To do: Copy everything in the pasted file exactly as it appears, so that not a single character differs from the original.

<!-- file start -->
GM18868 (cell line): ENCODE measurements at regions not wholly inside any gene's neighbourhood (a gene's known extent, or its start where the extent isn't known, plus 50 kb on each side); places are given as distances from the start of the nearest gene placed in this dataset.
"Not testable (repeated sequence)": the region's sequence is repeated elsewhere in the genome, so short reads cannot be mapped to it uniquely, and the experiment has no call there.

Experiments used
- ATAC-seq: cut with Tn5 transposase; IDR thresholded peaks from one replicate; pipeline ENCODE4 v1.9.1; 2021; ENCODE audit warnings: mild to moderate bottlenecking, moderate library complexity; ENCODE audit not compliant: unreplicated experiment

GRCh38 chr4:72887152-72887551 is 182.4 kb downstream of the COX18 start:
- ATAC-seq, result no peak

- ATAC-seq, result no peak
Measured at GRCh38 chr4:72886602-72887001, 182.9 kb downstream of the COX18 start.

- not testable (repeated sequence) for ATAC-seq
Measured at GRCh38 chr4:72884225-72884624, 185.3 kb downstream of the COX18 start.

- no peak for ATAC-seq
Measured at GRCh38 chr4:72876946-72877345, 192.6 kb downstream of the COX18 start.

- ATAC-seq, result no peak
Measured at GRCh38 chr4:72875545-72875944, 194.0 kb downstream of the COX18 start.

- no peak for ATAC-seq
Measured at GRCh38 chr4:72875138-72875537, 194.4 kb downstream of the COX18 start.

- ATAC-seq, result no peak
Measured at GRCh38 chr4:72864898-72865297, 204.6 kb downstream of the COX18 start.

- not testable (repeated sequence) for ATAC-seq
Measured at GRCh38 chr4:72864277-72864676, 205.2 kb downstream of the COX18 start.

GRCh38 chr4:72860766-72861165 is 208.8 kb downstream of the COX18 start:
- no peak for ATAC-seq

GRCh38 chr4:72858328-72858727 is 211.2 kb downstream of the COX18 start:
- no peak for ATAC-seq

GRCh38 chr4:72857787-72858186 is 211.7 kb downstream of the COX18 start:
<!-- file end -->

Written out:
GM18868 (cell line): ENCODE measurements at regions not wholly inside any gene's neighbourhood (a gene's known extent, or its start where the extent isn't known, plus 50 kb on each side); places are given as distances from the start of the nearest gene placed in this dataset.
"Not testable (repeated sequence)": the region's sequence is repeated elsewhere in the genome, so short reads cannot be mapped to it uniquely, and the experiment has no call there.

Experiments used
- ATAC-seq: cut with Tn5 transposase; IDR thresholded peaks from one replicate; pipeline ENCODE4 v1.9.1; 2021; ENCODE audit warnings: mild to moderate bottlenecking, moderate library complexity; ENCODE audit not compliant: unreplicated experiment

GRCh38 chr4:72887152-72887551 is 182.4 kb downstream of the COX18 start:
- ATAC-seq, result no peak

- ATAC-seq, result no peak
Measured at GRCh38 chr4:72886602-72887001, 182.9 kb downstream of the COX18 start.

- not testable (repeated sequence) for ATAC-seq
Measured at GRCh38 chr4:72884225-72884624, 185.3 kb downstream of the COX18 start.

- no peak for ATAC-seq
Measured at GRCh38 chr4:72876946-72877345, 192.6 kb downstream of the COX18 start.

- ATAC-seq, result no peak
Measured at GRCh38 chr4:72875545-72875944, 194.0 kb downstream of the COX18 start.

- no peak for ATAC-seq
Measured at GRCh38 chr4:72875138-72875537, 194.4 kb downstream of the COX18 start.

- ATAC-seq, result no peak
Measured at GRCh38 chr4:72864898-72865297, 204.6 kb downstream of the COX18 start.

- not testable (repeated sequence) for ATAC-seq
Measured at GRCh38 chr4:72864277-72864676, 205.2 kb downstream of the COX18 start.

GRCh38 chr4:72860766-72861165 is 208.8 kb downstream of the COX18 start:
- no peak for ATAC-seq

GRCh38 chr4:72858328-72858727 is 211.2 kb downstream of the COX18 start:
- no peak for ATAC-seq

GRCh38 chr4:72857787-72858186 is 211.7 kb downstream of the COX18 start: